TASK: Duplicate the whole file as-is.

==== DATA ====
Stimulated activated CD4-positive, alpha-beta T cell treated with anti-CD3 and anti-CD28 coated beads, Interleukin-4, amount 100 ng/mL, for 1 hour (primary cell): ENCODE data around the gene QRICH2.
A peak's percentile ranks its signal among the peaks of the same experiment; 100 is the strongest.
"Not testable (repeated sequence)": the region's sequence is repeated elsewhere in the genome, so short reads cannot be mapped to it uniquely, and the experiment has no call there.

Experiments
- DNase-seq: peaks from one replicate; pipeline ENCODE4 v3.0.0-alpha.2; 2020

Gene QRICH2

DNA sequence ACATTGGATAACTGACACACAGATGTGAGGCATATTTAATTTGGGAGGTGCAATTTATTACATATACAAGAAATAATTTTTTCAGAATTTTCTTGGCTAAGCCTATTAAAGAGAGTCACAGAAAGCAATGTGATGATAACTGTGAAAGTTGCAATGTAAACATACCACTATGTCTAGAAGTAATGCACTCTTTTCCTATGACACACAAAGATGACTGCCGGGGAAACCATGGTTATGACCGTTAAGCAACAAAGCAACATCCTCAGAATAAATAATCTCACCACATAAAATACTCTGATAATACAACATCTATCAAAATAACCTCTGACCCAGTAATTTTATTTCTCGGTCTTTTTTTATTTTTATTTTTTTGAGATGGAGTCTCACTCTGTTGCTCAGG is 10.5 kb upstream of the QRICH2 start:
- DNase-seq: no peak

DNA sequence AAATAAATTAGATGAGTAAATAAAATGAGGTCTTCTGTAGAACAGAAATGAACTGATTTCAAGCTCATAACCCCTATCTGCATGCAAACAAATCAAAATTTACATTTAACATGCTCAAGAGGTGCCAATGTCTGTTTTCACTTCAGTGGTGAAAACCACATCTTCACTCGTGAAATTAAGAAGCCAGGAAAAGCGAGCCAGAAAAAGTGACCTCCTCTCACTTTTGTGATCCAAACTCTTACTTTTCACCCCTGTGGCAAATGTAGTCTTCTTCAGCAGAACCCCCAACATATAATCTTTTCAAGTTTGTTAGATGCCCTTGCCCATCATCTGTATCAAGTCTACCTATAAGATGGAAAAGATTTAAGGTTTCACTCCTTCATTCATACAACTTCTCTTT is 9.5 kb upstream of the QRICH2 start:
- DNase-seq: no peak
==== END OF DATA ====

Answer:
Stimulated activated CD4-positive, alpha-beta T cell treated with anti-CD3 and anti-CD28 coated beads, Interleukin-4, amount 100 ng/mL, for 1 hour (primary cell): ENCODE data around the gene QRICH2.
A peak's percentile ranks its signal among the peaks of the same experiment; 100 is the strongest.
"Not testable (repeated sequence)": the region's sequence is repeated elsewhere in the genome, so short reads cannot be mapped to it uniquely, and the experiment has no call there.

Experiments
- DNase-seq: peaks from one replicate; pipeline ENCODE4 v3.0.0-alpha.2; 2020

Gene QRICH2

DNA sequence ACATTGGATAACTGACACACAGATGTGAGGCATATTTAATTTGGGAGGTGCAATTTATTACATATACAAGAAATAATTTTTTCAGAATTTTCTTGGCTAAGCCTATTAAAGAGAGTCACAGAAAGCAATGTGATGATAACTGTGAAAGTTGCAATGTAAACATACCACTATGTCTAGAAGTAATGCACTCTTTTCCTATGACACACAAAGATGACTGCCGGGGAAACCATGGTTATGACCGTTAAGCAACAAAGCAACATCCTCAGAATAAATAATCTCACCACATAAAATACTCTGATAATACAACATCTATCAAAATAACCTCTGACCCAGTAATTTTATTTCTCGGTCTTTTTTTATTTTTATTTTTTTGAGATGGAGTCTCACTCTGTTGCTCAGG is 10.5 kb upstream of the QRICH2 start:
- DNase-seq: no peak

DNA sequence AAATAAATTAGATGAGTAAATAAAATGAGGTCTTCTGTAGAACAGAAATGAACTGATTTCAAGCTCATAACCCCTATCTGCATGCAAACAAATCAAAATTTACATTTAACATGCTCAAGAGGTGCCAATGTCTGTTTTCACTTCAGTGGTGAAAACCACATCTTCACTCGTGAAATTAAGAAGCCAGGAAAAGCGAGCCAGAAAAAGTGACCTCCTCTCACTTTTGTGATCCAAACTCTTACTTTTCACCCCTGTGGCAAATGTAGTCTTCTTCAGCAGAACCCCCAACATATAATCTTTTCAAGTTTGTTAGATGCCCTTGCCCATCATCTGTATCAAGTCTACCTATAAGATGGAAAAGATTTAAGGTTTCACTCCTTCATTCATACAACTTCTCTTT is 9.5 kb upstream of the QRICH2 start:
- DNase-seq: no peak